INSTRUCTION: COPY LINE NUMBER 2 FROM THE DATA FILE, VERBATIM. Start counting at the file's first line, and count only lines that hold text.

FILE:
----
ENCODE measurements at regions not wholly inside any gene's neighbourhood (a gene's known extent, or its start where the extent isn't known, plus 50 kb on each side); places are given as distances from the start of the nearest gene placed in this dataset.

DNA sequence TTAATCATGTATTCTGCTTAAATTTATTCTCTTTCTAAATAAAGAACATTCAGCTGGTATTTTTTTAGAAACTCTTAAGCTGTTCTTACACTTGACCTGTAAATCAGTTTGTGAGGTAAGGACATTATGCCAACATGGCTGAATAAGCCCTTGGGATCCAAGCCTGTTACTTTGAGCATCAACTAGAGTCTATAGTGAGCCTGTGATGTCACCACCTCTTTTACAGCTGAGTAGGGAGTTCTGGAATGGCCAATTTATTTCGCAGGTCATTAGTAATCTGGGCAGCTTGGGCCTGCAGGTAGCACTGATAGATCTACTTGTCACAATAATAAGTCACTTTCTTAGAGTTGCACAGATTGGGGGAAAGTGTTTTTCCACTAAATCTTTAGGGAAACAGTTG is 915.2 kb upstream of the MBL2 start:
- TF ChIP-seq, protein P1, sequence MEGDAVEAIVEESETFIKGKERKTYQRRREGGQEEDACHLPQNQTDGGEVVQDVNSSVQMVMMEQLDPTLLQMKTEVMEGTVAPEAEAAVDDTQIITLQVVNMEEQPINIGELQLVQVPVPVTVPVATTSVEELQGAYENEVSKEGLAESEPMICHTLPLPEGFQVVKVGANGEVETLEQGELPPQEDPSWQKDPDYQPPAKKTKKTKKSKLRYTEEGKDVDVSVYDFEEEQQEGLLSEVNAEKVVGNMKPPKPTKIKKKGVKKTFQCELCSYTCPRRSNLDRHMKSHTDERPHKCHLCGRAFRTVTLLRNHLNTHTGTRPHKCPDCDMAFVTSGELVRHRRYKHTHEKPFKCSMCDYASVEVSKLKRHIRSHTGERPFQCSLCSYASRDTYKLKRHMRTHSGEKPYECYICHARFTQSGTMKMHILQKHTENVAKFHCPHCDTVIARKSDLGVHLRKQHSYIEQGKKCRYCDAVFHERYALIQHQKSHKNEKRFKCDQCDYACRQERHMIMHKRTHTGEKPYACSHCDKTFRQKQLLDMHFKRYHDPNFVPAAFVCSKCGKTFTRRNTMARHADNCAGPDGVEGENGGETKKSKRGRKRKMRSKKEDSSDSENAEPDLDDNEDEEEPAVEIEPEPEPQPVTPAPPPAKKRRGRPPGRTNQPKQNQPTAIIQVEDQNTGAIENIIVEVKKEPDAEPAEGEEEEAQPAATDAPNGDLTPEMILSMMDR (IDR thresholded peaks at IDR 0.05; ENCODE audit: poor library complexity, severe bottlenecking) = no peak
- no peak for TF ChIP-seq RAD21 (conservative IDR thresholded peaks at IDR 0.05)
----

DNA sequence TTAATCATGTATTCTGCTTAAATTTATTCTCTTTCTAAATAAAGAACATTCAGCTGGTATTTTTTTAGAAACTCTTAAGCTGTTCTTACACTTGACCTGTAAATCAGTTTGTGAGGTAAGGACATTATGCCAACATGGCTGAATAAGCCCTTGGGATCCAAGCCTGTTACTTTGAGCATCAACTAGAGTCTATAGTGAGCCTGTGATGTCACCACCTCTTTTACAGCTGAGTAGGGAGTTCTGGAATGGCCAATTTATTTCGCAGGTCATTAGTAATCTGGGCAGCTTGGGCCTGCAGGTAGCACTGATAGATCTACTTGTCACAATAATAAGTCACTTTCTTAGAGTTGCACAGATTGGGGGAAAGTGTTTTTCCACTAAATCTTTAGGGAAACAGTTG is 915.2 kb upstream of the MBL2 start: